Hazmat Team Responds to Battery Fire at Norwell Tesla Dealership
NORWELL — A car battery malfunction at the Tesla dealership in Norwell on Friday sparked a Hazmat response.
The The Massachusetts Association of Hazmat Technicians tweeted around 11:30 a.m. Friday morning officials were responding to a lithium-ion battery fire.
Norwell Fire responded to a call from the Norwell Tesla dealership around 10:30 a.m. They were advised it was a fire in a car inside the dealership’s service garage.
The damage was limited to the car which was being serviced with possible heat damage to the car next to it. No injuries were reported.
The Norwell Fire consulted with Tesla engineers in Pennsylvania on how to safely move the vehicle. Philadelphia engineers were dispatched to safely dismantle the battery system.
Firefighters and Tesla employees pushed the vehicle into the parking lot, where the battery was monitored for temperature fluctuations.
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A state hazardous materials team determined from testing that there was no danger to public health. The state Department of Environmental Protection and other agencies were at the scene.
They will require Tesla to have a licensed site professional perform more testing to ensure that the water runoff used to extinguish the fire does not pose an environmental hazard. Most of the runoff was contained in a large reservoir on site.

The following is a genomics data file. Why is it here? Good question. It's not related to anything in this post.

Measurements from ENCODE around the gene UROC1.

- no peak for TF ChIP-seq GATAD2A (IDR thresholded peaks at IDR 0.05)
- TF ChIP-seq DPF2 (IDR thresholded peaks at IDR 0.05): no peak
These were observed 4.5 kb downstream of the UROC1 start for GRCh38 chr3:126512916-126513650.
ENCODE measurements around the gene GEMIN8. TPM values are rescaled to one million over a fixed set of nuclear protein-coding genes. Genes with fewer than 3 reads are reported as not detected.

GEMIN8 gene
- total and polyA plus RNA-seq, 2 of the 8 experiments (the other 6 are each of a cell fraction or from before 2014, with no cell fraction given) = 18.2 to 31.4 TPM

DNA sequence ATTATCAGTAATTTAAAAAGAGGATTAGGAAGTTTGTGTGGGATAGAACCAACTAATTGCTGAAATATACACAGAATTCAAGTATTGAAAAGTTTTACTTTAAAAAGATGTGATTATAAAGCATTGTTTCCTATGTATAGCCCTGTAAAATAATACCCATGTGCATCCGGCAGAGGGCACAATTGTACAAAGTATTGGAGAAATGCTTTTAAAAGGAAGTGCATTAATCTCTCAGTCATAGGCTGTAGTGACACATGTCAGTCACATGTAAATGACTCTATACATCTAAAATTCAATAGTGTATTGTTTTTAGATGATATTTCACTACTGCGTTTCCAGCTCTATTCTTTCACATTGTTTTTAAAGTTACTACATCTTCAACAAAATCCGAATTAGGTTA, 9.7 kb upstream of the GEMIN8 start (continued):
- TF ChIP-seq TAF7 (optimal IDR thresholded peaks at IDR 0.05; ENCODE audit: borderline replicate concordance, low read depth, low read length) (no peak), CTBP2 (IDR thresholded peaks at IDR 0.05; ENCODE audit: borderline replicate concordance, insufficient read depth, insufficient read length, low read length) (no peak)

Tesla fires have been reported across the country this summer. Crews in California reported in June that it took 4,500 gallons of water to put out a fire that kept reigniting.
According to a Facebook post from the Sacramento Metropolitan Fire District, the Tesla had been sitting in a demolition yard for three weeks waiting to be dismantled after an accident when it caught fire.
Teslas have lithium-ion batteries that can pose fire and explosion hazards when damaged, according to the Occupational Safety and Health Administration.
A driver in Canada reported in March that his brand new Tesla Model Y burst into flames after being turned off, and The New York Times in June reported that electric vehicles made by Tesla and other manufacturers sometimes caught fire if their batteries had been damaged in accidents. High voltage fires generate intense heat and can be difficult to extinguish.
Information from USA Today was used in this report.
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